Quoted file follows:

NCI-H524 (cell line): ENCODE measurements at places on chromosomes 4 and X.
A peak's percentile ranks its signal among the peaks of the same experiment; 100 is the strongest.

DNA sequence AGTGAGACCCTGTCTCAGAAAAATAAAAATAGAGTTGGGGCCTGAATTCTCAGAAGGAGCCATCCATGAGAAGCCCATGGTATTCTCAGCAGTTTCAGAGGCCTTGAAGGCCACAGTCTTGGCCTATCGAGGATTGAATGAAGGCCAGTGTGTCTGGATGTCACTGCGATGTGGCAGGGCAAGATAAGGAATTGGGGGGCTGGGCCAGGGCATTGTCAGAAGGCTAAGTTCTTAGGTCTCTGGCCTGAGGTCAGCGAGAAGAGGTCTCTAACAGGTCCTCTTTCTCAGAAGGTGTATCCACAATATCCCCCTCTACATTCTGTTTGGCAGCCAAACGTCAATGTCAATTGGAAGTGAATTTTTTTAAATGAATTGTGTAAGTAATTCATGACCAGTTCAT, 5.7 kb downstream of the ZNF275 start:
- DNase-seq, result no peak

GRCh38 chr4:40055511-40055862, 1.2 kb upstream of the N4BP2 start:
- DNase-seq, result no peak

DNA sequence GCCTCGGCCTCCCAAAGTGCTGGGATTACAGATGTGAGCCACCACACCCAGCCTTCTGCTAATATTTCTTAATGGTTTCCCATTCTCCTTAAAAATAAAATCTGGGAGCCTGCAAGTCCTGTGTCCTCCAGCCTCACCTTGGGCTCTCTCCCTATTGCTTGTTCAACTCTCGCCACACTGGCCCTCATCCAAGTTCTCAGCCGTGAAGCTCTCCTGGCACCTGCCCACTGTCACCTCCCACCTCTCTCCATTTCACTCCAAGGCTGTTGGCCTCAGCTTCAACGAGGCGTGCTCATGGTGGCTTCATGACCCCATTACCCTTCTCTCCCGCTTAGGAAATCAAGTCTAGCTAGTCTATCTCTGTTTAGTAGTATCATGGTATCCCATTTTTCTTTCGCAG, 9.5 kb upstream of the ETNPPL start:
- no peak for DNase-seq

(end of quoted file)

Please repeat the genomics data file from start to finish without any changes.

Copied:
NCI-H524 (cell line): ENCODE measurements at places on chromosomes 4 and X.
A peak's percentile ranks its signal among the peaks of the same experiment; 100 is the strongest.

DNA sequence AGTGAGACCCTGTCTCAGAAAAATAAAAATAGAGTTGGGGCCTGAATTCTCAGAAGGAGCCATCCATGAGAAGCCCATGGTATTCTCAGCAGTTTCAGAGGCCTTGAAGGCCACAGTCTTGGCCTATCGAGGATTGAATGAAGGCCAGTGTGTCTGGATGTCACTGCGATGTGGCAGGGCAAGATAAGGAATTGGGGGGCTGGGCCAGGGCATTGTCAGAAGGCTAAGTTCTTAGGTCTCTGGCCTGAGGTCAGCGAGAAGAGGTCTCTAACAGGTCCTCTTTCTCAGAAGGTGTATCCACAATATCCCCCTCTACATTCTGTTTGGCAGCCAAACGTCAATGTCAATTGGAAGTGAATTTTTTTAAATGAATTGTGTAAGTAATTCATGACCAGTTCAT, 5.7 kb downstream of the ZNF275 start:
- DNase-seq, result no peak

GRCh38 chr4:40055511-40055862, 1.2 kb upstream of the N4BP2 start:
- DNase-seq, result no peak

DNA sequence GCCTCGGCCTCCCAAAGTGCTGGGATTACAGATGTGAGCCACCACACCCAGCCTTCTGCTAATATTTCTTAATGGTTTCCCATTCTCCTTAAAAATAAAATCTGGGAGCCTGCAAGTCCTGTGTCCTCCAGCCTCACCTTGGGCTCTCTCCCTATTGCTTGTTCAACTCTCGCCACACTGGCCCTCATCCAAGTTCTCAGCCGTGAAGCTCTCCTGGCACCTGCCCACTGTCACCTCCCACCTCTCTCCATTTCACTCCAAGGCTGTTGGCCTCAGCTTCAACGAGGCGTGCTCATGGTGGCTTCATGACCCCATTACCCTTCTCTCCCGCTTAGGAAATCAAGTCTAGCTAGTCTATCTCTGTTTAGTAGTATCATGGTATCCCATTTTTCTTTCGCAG, 9.5 kb upstream of the ETNPPL start:
- no peak for DNase-seq